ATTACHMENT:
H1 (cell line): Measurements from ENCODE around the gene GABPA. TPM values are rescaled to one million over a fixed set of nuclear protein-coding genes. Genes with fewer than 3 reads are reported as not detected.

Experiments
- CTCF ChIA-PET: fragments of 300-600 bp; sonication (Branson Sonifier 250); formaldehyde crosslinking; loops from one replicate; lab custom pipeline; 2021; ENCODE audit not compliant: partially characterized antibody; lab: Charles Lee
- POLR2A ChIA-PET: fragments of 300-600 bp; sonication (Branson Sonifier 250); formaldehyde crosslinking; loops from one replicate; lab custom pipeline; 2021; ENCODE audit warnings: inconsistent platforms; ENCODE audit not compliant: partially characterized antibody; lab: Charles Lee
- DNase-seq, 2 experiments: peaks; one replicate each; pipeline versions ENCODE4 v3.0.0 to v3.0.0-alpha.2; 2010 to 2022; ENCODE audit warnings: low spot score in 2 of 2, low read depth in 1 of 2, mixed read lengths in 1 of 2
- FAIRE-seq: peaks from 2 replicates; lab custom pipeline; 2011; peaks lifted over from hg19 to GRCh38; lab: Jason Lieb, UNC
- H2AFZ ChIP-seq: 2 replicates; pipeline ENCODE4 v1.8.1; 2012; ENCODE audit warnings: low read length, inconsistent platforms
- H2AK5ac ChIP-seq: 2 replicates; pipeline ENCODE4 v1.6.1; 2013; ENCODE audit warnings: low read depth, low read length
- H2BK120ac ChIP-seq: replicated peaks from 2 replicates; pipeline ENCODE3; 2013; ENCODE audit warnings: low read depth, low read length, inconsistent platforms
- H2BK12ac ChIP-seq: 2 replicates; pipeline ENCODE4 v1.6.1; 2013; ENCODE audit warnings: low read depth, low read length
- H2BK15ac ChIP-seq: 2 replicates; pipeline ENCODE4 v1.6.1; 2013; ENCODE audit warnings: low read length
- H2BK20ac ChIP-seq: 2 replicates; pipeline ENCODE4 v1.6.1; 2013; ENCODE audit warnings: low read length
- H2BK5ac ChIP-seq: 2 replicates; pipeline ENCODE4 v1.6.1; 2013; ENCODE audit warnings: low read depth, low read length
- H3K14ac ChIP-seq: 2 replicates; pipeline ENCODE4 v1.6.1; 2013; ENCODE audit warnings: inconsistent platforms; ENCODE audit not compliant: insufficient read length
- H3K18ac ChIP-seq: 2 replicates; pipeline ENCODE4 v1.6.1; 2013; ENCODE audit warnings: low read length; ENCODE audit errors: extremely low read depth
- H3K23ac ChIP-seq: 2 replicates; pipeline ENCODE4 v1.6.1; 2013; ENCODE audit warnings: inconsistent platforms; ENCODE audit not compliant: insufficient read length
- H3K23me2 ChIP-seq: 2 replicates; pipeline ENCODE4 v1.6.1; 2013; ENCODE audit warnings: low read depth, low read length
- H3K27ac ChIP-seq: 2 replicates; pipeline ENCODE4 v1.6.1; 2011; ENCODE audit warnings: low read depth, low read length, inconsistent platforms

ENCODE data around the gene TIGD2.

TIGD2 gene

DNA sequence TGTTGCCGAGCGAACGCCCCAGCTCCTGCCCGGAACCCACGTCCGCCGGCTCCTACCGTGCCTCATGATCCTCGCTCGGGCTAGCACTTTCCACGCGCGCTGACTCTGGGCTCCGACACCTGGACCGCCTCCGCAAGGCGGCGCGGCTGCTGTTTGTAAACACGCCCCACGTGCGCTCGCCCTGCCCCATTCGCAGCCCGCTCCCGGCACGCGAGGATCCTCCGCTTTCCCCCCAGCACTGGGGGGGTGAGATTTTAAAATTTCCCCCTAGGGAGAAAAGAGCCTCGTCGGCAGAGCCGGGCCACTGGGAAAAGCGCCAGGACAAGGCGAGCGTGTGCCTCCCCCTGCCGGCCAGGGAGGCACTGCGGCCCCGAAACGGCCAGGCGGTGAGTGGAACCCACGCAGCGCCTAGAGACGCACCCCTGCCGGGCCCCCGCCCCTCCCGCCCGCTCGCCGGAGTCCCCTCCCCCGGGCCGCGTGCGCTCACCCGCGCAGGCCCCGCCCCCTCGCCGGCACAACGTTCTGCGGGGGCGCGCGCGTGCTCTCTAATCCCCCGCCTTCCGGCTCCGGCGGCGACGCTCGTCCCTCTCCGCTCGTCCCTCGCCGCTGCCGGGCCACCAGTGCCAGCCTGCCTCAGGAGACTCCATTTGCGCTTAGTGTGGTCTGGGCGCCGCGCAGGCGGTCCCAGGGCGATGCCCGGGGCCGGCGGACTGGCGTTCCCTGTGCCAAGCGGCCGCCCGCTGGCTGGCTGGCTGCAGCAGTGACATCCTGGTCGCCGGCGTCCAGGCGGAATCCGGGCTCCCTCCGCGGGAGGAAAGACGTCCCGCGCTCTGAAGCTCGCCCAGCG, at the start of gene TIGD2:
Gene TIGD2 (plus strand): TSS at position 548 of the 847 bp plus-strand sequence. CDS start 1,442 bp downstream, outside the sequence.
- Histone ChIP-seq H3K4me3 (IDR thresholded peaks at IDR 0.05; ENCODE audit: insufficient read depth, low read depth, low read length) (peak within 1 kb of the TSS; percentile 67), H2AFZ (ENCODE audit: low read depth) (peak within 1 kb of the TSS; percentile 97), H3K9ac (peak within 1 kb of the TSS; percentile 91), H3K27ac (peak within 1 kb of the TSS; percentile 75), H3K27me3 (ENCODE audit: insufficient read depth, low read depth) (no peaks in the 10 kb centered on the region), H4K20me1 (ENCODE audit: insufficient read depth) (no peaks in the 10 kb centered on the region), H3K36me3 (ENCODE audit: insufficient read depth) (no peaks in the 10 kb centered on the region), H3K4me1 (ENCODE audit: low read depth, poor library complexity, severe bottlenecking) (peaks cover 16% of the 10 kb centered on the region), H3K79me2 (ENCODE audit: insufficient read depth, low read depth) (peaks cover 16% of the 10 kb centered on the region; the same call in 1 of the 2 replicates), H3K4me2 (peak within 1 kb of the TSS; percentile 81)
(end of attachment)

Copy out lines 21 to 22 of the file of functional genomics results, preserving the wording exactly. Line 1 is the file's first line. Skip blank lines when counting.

DNA sequence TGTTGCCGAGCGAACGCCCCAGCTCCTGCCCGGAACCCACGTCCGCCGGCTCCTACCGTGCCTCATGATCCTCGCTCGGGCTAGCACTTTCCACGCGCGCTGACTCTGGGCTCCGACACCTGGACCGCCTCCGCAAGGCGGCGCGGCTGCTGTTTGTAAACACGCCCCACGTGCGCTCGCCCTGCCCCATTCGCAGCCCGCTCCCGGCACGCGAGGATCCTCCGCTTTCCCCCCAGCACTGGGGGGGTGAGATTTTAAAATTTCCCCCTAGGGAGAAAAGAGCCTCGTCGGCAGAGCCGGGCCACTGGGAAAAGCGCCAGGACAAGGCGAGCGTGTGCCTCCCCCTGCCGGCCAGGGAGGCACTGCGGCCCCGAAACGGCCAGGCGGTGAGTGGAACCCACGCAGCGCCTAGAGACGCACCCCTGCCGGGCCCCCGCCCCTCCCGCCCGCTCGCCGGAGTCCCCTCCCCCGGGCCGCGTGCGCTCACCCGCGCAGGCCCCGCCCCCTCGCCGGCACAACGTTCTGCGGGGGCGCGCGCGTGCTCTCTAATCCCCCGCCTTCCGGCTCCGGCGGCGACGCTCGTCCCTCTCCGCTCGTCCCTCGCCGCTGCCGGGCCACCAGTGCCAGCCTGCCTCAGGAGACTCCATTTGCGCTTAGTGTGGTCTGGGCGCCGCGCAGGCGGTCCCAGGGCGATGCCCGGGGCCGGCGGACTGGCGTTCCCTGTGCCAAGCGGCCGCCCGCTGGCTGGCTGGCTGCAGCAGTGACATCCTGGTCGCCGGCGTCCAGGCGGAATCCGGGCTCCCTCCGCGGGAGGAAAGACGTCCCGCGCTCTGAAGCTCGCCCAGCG, at the start of gene TIGD2:
Gene TIGD2 (plus strand): TSS at position 548 of the 847 bp plus-strand sequence. CDS start 1,442 bp downstream, outside the sequence.